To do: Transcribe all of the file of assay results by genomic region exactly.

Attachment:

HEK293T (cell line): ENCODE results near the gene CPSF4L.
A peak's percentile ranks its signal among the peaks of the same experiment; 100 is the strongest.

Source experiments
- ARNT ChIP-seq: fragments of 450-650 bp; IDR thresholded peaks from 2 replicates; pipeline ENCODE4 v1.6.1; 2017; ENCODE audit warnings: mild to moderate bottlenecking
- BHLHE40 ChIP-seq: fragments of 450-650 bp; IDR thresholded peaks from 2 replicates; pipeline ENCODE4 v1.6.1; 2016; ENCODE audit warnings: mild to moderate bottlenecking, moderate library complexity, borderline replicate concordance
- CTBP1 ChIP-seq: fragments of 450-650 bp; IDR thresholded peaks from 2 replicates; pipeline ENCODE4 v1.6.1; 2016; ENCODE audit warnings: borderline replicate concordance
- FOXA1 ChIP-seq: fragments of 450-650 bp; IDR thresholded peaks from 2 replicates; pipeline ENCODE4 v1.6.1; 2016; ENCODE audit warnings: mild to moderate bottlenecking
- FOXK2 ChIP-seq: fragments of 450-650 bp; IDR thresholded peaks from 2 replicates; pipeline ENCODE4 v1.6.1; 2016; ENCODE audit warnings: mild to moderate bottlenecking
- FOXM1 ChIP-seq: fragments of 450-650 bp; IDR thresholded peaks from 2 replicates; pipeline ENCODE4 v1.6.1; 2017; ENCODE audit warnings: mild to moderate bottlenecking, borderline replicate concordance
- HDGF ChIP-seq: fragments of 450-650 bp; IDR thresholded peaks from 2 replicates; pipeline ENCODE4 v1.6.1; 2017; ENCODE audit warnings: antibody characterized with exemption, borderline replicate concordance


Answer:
HEK293T (cell line): ENCODE results near the gene CPSF4L.
A peak's percentile ranks its signal among the peaks of the same experiment; 100 is the strongest.

Source experiments
- ARNT ChIP-seq: fragments of 450-650 bp; IDR thresholded peaks from 2 replicates; pipeline ENCODE4 v1.6.1; 2017; ENCODE audit warnings: mild to moderate bottlenecking
- BHLHE40 ChIP-seq: fragments of 450-650 bp; IDR thresholded peaks from 2 replicates; pipeline ENCODE4 v1.6.1; 2016; ENCODE audit warnings: mild to moderate bottlenecking, moderate library complexity, borderline replicate concordance
- CTBP1 ChIP-seq: fragments of 450-650 bp; IDR thresholded peaks from 2 replicates; pipeline ENCODE4 v1.6.1; 2016; ENCODE audit warnings: borderline replicate concordance
- FOXA1 ChIP-seq: fragments of 450-650 bp; IDR thresholded peaks from 2 replicates; pipeline ENCODE4 v1.6.1; 2016; ENCODE audit warnings: mild to moderate bottlenecking
- FOXK2 ChIP-seq: fragments of 450-650 bp; IDR thresholded peaks from 2 replicates; pipeline ENCODE4 v1.6.1; 2016; ENCODE audit warnings: mild to moderate bottlenecking
- FOXM1 ChIP-seq: fragments of 450-650 bp; IDR thresholded peaks from 2 replicates; pipeline ENCODE4 v1.6.1; 2017; ENCODE audit warnings: mild to moderate bottlenecking, borderline replicate concordance
- HDGF ChIP-seq: fragments of 450-650 bp; IDR thresholded peaks from 2 replicates; pipeline ENCODE4 v1.6.1; 2017; ENCODE audit warnings: antibody characterized with exemption, borderline replicate concordance